Potentially, if ESMCP is right, some time could be recovered during the transition phase, but if the South West region does indeed not begin transition until April 2020, then that already seems unlikely.
The reasons for the delay are probably down to a number of different factors. EE has repeatedly said that it will have the necessary coverage and service equivalent to Airwave in place by September 2017. Some 700 new 4G sites have to found, designed, built and tested, as well as work to improve resilience and guarantee availability of the network.
Assuming EE fulfils its commitments on time and likewise Motorola Solutions with the user services, then the delays will be down to other aspects of the programme, and the sheer logistical difficulties of preparing, training and transitioning 300,000 users and re-fitting 45,000 vehicles.
It is well known within the communications industry that drawing up the specifications for the radio devices has been been causing problems. The Home Office intends to use a Dynamic Purchasing System to appoint manufacturers, but this has yet to go out to tender.
Establishing the right form factor(s) for rugged 4G devices with the necessary mission critical functionality is also proving difficult. For example, a solution for direct mode, radio to radio communications which bypass the network, has still to be announced.
Specific chipsets from Qualcomm enabling Google’s Android operating system to be adapted to meet the demands of a mission critical network are required and need to be tested and approved. In addition, both the network and devices will, at least initially, be based on LTE Release 12.
The first version of LTE to contain mission critical functionality specifications, principally for mission critical push to talk (MCPTT) for voice, were included in Release 13 – finalised by the 3GPP standards body in March 2016.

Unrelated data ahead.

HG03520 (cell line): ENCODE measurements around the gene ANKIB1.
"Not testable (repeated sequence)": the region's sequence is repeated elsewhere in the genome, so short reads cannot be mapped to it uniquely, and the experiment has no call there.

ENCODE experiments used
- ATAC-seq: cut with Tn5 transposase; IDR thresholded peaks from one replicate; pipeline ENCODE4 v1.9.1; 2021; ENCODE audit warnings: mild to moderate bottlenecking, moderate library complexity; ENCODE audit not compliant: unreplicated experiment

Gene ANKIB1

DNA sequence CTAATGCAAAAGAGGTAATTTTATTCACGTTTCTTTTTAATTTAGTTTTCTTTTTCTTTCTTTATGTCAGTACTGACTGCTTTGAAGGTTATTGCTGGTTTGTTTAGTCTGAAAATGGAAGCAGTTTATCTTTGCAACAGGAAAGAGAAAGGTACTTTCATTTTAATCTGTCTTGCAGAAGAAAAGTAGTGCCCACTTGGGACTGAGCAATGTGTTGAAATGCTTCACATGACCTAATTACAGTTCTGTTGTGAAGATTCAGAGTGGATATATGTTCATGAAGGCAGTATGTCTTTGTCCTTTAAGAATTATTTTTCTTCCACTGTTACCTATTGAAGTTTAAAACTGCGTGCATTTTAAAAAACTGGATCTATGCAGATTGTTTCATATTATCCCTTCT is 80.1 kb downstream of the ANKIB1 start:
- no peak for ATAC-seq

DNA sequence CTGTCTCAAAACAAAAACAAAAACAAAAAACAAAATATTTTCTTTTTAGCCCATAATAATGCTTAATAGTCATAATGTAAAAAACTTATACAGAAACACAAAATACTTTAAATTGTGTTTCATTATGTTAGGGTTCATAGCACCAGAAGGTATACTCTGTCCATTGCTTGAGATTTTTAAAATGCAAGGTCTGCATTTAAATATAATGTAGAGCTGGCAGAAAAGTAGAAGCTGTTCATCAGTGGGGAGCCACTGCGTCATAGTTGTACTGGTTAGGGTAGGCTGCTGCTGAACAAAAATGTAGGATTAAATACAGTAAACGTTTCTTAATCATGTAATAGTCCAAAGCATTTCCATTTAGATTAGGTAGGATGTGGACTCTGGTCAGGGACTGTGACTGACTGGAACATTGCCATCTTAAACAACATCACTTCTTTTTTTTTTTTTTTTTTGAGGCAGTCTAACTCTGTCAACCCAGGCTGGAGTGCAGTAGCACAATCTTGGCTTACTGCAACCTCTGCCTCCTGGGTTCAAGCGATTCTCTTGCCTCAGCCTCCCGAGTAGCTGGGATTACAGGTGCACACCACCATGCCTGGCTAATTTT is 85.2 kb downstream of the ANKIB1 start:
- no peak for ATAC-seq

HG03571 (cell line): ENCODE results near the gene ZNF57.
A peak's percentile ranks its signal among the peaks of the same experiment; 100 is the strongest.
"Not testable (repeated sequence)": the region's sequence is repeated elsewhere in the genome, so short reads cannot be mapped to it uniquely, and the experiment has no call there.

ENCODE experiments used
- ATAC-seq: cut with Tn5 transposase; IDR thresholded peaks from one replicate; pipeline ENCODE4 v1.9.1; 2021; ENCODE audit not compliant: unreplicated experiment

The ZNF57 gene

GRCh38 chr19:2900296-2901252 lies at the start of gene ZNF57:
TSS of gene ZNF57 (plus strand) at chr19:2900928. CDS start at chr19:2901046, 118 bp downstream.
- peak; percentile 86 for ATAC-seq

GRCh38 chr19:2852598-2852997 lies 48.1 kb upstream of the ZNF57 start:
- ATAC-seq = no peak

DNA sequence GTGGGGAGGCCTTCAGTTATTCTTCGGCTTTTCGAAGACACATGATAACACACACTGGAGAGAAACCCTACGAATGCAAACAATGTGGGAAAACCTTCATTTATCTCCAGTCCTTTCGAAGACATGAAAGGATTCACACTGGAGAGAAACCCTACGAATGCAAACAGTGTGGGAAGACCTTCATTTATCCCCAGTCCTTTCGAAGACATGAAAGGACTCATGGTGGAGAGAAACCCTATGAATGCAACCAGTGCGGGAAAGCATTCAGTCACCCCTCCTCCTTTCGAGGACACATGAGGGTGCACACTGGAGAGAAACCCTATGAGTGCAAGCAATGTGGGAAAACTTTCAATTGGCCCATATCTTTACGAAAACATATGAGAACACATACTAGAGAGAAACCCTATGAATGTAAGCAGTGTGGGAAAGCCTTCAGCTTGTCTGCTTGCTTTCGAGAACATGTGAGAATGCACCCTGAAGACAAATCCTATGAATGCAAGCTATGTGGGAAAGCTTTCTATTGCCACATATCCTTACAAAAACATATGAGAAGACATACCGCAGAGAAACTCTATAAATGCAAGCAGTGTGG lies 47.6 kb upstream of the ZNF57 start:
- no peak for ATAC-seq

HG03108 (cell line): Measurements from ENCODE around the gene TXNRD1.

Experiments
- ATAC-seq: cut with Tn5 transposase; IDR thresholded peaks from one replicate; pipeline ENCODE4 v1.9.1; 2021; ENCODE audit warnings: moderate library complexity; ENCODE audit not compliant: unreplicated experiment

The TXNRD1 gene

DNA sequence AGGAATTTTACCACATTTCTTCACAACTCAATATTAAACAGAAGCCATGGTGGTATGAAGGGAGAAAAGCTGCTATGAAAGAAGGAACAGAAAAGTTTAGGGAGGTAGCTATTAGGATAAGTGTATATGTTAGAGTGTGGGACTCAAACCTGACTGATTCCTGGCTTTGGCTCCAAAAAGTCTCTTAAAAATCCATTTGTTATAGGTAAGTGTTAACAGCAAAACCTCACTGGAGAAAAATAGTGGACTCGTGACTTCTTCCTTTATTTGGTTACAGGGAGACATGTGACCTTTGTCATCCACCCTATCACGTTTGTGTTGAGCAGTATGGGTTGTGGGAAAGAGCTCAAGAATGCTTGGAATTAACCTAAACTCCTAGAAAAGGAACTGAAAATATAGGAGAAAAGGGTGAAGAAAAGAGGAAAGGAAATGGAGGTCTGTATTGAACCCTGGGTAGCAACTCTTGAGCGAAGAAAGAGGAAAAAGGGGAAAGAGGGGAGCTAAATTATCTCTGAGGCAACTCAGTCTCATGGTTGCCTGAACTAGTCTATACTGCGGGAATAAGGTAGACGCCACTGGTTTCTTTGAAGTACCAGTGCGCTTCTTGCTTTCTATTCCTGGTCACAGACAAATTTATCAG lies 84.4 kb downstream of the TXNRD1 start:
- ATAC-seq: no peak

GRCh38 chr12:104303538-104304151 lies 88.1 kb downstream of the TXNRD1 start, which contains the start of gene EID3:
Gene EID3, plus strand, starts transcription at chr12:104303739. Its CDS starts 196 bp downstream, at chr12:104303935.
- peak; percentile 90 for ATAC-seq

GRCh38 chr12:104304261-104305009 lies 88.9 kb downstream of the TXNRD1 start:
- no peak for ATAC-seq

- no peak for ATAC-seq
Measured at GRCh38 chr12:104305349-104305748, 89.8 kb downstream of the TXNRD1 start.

Specifications for mission critical data and video, and other functionalities, still have to wait for Release 14 or perhaps even 15. Providing the emergency services with access to fast data services is a key reason for moving to LTE, but this will have implemented on ESN ahead of the 3GPP standardised specifications.
All of which means proprietary (or pre-standard as the Home Office likes to call it) solutions have to found until the 3GPP standards are ready for commercial use in chipsets and devices and EE upgrades its network to Release 13.
At present, it is not yet clear how many device manufacturers will want to provide mission critical devices based on LTE Release 12 for what may prove to be a very small number of users in global terms.
Vehicle fit out
Vehicle fit out solutions are another area of concern. Wireless understands that designs for the fit out of 4G radio equipment in an ‘ideal’ vehicle exist, but these still need to be adapted in detailed practical terms for each type of emergency services vehicle – and then all the actual fit out scheduling needs to be organised and carried out.
Air to Ground
Solutions for the air to ground (A2G) coverage using commercial base stations and 2.345GHz spectrum shared with the Ministry of Defence still have to be finalised and agreed. Bespoke aircraft radios are the subject of a separate procurement, which has not yet gone to tender, although a PIN has been issued in the Official Journal of the European Union.
A solution for installing 4G coverage within the London Underground (LUL) system also still have to be agreed with Transport for London. The solution proposed by ESMCP includes installing ESN in stations using 4G access points connected to Wi-Fi infrastructure. ESN coverage would be extended throughout the tunnels using the existing leaky feeder cable network. EE would provide access equipment and connect it into its core.
However, it is thought LUL has concerns that once EE equipment is installed there will be no room for other communication service providers to install their kit. LUL is believed to prefer a multi-operator solution, so staff and customers can access all the UK mobile networks in the future.